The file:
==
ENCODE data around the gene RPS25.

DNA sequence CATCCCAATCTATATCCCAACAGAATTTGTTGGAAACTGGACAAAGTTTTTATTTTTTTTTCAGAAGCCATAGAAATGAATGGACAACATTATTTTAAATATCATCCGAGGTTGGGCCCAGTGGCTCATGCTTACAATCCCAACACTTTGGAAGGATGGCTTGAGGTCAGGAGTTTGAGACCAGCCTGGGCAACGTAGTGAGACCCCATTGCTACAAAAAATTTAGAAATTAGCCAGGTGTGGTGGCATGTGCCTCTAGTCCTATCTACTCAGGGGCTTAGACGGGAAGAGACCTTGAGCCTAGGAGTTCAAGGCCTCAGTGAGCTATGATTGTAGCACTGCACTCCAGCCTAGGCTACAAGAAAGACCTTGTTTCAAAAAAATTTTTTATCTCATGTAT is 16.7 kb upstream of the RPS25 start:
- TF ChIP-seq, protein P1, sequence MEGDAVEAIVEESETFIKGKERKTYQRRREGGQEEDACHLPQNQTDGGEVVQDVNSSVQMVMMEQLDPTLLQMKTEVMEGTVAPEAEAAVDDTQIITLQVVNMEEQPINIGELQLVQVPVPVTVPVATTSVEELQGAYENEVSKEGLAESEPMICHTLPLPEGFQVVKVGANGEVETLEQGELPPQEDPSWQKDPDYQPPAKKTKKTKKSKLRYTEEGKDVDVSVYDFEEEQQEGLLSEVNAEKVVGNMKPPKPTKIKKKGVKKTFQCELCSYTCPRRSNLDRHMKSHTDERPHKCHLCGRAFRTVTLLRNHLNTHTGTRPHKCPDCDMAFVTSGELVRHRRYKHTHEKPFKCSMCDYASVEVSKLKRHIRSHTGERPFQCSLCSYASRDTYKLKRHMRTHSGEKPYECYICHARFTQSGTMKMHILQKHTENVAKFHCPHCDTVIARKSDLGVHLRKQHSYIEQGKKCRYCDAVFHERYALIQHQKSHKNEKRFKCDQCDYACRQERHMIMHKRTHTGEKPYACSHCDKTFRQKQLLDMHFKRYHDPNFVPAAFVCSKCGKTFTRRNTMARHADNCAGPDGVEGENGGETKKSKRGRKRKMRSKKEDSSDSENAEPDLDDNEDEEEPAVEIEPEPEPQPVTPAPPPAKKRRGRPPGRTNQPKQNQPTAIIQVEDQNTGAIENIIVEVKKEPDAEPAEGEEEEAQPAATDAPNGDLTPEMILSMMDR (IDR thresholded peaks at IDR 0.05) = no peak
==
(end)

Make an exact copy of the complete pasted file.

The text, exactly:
ENCODE data around the gene RPS25.

DNA sequence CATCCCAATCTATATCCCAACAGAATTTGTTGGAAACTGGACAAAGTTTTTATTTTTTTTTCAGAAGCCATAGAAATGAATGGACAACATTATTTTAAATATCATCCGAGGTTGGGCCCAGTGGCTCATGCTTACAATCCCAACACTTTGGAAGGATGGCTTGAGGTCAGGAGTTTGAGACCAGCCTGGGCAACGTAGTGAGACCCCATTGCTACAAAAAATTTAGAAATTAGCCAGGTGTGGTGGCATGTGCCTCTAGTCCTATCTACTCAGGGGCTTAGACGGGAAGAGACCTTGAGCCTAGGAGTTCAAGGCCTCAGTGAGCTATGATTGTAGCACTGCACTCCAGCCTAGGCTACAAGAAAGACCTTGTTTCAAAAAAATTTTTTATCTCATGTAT is 16.7 kb upstream of the RPS25 start:
- TF ChIP-seq, protein P1, sequence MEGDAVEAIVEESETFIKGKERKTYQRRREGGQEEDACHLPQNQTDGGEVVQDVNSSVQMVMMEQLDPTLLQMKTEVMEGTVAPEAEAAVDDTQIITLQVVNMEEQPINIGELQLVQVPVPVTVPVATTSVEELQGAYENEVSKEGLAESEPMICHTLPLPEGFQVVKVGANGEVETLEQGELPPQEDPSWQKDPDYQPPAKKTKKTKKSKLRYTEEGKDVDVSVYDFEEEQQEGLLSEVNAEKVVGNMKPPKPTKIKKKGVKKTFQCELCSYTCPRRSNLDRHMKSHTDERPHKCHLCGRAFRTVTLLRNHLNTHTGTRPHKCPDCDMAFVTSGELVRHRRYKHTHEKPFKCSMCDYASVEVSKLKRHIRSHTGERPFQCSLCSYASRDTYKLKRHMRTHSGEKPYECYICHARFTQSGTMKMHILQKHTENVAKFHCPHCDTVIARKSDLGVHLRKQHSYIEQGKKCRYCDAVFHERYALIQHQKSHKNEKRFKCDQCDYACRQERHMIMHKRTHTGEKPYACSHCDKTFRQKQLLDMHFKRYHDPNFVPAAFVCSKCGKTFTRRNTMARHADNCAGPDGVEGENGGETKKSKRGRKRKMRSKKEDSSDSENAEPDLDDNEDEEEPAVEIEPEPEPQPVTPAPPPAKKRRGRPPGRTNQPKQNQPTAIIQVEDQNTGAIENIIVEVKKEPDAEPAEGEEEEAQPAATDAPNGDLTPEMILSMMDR (IDR thresholded peaks at IDR 0.05) = no peak